A casino, also known as a gambling house or gaming establishment, is a place where people can gamble on various games of chance. Casinos usually offer a variety of games, such as roulette, blackjack, craps, baccarat, and poker. In addition to these games, some casinos also feature restaurants and live entertainment. Some casinos are owned by governments, while others are private enterprises. Some casinos are combined with hotels and other tourist attractions, such as theme parks and shopping malls.

In the United States, casinos were first established in Atlantic City and in 1978, but they soon spread throughout the country. They were also developed on American Indian reservations, which are not subject to state antigambling laws. In the early 1980s, a number of states amended their laws to allow casinos, including riverboat casinos and those built on Native American land.

Most casinos use security measures to prevent cheating and theft. The most basic measure is to have surveillance cameras placed in various areas. In addition, most casinos have a number of employees on the floor to monitor things, including dealers watching other patrons to make sure no one is palming or marking cards, and pit bosses monitoring table games to ensure that rules are being followed.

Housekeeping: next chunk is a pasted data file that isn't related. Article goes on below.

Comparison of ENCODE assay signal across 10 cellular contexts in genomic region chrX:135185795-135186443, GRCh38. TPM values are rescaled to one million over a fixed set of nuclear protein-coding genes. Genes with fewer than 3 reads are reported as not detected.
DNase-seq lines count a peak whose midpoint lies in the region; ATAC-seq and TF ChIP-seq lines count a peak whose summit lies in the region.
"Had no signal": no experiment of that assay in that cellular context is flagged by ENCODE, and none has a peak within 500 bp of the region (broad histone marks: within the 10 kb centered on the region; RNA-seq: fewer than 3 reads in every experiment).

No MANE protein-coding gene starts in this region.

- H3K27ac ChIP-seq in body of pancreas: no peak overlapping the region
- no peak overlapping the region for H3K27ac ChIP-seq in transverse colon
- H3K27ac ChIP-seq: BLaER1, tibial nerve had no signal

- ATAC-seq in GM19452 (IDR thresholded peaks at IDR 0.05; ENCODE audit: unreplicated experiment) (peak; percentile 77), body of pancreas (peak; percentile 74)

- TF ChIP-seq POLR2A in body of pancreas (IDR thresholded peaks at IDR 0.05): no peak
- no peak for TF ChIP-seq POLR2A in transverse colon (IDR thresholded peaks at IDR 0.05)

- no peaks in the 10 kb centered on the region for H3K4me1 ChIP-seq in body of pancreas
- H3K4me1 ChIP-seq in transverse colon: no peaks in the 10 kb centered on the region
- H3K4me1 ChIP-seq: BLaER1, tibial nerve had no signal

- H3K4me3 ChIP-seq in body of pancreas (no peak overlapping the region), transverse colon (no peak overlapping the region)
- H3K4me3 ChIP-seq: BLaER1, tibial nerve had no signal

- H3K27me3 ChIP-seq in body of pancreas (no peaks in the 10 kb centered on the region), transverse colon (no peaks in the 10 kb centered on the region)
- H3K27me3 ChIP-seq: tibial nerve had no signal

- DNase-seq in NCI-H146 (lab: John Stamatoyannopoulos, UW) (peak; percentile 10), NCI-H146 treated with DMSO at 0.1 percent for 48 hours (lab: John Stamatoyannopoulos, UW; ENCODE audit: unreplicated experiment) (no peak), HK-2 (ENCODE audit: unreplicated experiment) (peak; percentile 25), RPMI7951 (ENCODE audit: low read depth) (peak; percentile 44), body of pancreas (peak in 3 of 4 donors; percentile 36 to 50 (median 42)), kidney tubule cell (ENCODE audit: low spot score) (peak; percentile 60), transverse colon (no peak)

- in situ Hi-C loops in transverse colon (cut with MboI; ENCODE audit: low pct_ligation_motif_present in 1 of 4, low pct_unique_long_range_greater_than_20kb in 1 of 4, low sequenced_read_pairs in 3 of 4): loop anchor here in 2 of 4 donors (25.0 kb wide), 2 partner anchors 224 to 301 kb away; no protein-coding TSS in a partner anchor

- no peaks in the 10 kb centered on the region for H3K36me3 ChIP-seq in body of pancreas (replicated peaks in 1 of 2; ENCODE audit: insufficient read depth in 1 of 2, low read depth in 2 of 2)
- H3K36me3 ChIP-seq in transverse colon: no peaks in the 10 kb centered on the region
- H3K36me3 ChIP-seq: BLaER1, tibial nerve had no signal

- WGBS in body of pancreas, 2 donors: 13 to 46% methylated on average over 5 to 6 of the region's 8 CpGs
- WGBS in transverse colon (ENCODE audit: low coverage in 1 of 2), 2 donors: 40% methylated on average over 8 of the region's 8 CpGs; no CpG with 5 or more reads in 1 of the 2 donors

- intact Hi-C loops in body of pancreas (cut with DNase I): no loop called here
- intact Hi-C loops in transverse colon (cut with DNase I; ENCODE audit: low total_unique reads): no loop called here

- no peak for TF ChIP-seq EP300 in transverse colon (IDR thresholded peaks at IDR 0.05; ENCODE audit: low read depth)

Some gamblers believe that certain days of the week are better for casino gambling. For example, some people think that casino payouts are higher on Fridays after 6 p.m. because that is when casinos start filling up with people. Others believe that slots increase their payouts on weekends because they want to encourage more spending.